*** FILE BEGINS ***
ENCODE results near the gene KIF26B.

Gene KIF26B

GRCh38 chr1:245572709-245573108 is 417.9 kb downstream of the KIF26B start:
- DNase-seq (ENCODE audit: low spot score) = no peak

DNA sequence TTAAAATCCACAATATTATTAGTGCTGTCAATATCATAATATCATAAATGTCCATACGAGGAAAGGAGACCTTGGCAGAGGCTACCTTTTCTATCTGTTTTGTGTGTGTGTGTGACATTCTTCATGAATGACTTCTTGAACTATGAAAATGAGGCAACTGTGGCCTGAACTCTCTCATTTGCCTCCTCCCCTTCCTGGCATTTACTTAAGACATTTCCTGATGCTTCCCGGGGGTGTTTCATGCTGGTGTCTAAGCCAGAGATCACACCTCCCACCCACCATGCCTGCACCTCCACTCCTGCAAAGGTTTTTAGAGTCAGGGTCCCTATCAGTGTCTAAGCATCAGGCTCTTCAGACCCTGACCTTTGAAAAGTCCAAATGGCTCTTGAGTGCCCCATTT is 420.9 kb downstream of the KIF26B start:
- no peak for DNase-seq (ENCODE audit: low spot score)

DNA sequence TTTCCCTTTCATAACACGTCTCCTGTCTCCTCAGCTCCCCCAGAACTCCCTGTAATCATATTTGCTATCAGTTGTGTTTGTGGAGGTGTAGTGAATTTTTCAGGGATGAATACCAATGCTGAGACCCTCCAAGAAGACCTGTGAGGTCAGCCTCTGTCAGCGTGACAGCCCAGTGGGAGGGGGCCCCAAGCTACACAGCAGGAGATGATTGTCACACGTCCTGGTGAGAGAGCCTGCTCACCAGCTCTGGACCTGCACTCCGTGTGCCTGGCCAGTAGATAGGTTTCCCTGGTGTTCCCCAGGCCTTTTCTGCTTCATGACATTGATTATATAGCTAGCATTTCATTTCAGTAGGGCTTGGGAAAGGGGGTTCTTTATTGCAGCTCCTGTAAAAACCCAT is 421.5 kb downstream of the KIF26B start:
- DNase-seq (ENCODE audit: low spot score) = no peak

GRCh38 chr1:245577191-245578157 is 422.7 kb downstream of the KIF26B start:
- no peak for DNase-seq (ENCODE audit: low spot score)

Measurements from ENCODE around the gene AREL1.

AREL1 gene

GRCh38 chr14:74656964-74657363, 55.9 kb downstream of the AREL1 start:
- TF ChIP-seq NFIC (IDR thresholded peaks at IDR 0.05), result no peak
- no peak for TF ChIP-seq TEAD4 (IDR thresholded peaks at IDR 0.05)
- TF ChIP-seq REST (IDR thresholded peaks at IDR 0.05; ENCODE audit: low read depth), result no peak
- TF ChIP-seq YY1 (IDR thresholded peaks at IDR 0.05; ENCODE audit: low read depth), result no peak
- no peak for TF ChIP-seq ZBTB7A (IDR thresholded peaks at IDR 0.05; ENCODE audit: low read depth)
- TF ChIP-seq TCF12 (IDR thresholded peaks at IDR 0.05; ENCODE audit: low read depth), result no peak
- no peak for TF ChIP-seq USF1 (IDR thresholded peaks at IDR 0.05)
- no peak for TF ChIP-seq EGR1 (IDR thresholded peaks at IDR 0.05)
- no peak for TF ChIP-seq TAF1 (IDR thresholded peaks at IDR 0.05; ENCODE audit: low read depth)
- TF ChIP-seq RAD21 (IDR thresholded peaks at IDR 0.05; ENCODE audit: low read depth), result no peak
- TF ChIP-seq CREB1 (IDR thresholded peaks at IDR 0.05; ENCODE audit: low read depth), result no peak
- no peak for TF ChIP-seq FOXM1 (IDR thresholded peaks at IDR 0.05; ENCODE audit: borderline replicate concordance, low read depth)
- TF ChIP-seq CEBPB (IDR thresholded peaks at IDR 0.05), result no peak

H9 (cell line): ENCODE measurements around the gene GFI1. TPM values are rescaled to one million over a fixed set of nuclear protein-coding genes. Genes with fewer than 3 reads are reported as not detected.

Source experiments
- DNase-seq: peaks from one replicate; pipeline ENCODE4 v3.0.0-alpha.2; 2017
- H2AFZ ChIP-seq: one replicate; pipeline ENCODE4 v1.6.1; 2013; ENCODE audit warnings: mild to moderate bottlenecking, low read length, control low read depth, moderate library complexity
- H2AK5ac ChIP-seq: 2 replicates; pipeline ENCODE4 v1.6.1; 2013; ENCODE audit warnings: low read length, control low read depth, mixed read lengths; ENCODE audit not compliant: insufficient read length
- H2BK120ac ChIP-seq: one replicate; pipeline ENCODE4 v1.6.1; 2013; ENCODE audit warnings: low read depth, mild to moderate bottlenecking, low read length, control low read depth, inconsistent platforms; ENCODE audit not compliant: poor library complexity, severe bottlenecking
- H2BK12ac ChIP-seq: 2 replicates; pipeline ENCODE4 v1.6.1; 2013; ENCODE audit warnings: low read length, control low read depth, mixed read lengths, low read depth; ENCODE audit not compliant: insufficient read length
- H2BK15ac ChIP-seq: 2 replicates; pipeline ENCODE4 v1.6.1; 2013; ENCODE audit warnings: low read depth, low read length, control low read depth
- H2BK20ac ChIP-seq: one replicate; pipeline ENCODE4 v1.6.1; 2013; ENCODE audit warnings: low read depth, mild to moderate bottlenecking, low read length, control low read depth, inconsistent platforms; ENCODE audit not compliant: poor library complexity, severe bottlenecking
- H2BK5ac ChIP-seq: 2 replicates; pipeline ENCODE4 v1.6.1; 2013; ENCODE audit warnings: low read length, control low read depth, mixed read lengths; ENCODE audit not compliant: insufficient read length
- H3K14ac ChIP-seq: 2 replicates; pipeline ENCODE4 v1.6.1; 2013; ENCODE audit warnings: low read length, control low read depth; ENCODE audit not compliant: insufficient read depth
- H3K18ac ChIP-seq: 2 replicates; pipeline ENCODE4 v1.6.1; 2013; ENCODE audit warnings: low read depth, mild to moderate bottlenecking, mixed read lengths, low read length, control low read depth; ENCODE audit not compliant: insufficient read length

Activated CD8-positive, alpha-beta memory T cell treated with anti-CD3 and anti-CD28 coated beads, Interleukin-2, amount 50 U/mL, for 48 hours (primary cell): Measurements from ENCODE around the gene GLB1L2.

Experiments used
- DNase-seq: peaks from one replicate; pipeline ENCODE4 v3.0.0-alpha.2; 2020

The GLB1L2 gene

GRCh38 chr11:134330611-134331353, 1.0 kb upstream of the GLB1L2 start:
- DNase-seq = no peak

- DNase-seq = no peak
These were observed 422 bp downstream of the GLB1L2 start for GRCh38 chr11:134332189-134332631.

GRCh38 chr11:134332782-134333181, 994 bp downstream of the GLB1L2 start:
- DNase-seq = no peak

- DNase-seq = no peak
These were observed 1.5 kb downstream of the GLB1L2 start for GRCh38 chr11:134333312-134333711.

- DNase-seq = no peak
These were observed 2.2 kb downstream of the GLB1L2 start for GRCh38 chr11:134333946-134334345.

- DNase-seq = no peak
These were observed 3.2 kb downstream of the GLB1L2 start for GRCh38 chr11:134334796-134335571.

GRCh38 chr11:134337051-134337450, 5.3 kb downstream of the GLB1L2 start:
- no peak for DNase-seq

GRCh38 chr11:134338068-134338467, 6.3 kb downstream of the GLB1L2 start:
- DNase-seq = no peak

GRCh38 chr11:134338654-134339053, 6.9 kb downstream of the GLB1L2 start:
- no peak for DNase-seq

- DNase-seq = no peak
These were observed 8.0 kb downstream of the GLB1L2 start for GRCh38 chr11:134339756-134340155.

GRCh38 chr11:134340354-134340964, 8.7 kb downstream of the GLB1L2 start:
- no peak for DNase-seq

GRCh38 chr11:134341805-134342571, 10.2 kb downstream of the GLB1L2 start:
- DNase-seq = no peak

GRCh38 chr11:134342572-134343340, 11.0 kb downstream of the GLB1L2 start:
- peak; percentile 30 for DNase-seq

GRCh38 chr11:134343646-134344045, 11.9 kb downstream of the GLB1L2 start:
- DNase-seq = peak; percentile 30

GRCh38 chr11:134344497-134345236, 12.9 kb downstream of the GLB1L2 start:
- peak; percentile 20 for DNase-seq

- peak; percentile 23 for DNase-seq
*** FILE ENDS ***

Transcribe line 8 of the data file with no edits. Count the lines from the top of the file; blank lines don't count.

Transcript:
- DNase-seq (ENCODE audit: low spot score) = no peak